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Given a function $f(x)$, we can define the new function $$ A_f(t) = \limsup\limits_{x\to\infty}\ (f(x+t) - f(x)) $$

Is there a place that this transformation has been studied?

Also, given a positive real number $r$, I'm interested in the space of functions such that $A_f(t)$ exists for all $t>0$ and grows at most a linear rate less than $r$. More precisely, there exists an $a<r$ and an $s$ such that for all $t>s$ $$ A_f(t) - a t \le 0 $$

Is there a nice characterization of this space or perhaps some good sized subset of it? It's easy to see, for example, that it includes the log of any polynomial and linear functions with coefficient less than r.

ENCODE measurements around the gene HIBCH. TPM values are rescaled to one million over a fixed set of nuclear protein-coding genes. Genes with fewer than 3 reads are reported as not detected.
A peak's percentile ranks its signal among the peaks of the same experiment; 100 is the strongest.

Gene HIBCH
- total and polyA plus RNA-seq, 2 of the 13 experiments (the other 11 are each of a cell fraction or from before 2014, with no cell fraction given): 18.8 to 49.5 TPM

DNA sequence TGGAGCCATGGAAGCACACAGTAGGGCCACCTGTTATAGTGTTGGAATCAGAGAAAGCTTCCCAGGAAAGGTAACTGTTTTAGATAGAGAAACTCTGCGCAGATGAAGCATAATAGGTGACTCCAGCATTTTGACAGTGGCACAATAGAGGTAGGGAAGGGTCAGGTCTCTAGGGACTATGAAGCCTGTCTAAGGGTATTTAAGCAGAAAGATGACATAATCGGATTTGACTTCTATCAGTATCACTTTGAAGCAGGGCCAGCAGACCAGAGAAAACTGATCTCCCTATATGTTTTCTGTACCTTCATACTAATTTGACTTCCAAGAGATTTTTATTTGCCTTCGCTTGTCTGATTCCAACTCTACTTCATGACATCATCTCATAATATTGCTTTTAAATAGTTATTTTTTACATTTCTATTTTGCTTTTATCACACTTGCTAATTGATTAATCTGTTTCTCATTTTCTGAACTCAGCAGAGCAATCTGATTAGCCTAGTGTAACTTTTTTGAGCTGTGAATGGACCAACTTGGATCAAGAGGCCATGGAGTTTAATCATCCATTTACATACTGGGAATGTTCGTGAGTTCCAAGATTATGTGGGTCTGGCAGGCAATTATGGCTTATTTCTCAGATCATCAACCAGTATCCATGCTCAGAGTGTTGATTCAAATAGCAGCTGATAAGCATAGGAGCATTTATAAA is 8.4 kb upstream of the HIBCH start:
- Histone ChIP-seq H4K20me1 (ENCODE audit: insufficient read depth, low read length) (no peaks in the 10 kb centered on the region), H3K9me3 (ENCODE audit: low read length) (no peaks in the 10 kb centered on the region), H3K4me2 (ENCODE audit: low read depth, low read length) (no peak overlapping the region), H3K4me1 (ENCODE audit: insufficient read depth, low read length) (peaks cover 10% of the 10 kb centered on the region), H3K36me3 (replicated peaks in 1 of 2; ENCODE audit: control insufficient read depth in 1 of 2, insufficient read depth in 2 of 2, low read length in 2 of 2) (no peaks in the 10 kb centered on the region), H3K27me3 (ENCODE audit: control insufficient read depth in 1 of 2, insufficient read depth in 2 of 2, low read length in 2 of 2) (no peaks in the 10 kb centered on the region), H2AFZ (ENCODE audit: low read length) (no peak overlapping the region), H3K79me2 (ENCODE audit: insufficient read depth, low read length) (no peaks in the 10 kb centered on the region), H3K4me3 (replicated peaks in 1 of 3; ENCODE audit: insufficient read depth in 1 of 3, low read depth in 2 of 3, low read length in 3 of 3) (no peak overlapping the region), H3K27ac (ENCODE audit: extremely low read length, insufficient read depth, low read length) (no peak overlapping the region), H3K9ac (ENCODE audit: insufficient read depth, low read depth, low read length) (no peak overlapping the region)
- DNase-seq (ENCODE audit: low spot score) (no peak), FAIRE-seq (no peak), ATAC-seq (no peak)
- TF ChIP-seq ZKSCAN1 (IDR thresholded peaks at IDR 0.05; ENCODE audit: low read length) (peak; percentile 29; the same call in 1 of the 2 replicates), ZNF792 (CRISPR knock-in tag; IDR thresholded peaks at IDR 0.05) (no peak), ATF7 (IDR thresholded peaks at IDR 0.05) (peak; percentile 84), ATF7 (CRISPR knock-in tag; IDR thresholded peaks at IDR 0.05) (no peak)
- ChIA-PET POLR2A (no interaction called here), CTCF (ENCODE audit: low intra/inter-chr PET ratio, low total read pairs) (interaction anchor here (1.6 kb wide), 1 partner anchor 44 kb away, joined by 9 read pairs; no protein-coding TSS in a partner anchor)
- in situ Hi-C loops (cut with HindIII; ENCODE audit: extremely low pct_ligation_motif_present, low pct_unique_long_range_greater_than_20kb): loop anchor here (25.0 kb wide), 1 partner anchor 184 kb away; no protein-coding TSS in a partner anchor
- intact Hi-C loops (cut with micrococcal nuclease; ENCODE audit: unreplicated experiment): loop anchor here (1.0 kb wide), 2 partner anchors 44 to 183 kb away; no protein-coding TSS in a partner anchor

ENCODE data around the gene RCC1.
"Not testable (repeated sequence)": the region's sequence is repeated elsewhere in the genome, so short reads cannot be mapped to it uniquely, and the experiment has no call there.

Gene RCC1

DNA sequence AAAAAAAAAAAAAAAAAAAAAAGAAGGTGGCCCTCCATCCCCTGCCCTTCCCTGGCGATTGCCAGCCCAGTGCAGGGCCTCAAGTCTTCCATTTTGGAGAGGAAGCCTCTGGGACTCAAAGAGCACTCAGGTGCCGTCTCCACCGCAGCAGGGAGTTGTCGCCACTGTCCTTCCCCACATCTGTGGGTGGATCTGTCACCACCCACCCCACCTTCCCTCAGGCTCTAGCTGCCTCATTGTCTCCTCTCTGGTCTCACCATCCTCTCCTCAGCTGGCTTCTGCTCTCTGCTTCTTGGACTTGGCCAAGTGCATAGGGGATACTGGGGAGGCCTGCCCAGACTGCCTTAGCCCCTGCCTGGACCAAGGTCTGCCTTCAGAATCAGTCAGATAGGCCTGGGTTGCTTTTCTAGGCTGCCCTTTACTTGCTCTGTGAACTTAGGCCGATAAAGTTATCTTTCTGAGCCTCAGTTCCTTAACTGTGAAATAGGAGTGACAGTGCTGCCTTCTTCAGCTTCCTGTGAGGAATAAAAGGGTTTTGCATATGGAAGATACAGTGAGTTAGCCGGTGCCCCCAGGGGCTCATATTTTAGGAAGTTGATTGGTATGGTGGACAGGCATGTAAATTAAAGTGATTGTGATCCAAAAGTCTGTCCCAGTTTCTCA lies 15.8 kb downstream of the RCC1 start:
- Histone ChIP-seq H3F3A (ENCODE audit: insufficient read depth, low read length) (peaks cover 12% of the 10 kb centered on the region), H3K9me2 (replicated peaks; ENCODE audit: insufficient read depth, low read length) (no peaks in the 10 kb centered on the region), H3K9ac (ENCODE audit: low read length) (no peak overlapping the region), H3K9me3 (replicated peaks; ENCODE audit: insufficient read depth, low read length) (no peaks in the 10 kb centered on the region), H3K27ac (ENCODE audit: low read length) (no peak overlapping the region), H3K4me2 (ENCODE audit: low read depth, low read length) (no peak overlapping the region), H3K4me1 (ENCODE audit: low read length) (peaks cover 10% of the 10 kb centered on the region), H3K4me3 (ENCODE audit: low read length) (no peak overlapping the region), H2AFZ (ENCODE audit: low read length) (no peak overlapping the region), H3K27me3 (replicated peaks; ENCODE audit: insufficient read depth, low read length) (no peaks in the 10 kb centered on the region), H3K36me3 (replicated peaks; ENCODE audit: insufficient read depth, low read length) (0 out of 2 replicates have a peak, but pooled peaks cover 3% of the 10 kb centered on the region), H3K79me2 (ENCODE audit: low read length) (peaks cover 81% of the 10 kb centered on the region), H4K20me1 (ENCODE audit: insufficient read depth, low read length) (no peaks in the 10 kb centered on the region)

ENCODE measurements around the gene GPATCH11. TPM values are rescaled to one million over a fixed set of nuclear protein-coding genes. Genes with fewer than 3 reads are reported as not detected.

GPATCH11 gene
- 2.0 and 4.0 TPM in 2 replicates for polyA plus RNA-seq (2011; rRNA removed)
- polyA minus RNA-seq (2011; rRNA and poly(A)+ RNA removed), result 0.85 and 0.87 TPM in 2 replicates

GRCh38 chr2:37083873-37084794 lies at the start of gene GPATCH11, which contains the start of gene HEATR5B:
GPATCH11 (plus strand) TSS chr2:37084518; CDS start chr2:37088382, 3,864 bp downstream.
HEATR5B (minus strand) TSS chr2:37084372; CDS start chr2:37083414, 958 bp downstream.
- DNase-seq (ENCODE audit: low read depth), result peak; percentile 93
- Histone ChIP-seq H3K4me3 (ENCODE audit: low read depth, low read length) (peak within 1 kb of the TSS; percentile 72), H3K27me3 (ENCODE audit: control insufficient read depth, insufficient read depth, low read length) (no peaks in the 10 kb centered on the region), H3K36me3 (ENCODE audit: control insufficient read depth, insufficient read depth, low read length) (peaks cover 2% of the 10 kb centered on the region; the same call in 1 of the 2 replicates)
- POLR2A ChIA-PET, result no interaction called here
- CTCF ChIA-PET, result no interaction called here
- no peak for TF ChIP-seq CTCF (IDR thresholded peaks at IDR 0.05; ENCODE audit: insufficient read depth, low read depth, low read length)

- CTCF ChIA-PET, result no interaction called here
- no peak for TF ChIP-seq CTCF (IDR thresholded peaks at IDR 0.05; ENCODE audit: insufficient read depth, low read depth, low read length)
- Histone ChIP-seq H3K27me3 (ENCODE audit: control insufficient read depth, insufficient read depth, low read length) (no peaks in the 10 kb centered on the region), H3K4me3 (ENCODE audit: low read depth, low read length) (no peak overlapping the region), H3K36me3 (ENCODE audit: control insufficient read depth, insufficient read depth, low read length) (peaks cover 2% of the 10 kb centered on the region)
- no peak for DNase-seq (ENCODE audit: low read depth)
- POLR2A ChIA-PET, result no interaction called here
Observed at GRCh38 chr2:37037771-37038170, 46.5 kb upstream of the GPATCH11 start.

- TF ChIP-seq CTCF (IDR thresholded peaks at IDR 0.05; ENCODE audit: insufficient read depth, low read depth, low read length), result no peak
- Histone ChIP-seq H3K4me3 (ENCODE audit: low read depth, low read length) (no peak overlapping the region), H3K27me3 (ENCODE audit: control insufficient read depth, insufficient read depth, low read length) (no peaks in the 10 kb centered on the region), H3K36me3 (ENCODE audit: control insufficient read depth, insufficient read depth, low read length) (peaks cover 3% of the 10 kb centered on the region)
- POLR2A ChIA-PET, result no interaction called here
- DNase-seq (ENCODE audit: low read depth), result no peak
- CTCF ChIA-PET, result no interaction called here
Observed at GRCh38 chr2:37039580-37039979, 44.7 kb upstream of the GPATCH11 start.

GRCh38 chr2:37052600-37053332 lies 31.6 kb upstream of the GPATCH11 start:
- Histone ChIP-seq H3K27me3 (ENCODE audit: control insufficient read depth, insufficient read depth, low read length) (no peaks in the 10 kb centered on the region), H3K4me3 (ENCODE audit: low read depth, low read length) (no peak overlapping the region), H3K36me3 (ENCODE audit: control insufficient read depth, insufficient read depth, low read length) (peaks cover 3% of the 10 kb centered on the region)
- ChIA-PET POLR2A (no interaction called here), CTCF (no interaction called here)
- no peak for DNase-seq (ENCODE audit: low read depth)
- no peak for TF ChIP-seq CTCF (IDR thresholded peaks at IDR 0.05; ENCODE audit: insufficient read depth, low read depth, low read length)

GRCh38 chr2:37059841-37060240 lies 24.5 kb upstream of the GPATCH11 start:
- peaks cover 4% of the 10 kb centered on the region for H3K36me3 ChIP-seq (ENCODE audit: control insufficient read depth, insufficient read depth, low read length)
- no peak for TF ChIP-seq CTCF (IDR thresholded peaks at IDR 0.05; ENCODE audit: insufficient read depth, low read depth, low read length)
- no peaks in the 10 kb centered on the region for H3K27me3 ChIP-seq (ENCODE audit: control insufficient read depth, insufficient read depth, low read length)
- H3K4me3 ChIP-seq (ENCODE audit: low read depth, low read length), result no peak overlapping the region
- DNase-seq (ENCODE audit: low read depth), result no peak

(This question actually arose studying the exponentiated version of the above, ie, $$ \limsup\limits_{t->\infty}\frac{g(x+t)}{g(x)} $$ which might make the latter condition seem a little less strange.)

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well, each function that has bounded derivative at infinity satisfies this condition (such as the log of polynomials etc.) – leshik May 23 '13 at 3:33
That does seem to be sufficient. Not sure why I missed that. Thanx. – user60338 May 29 '13 at 18:50

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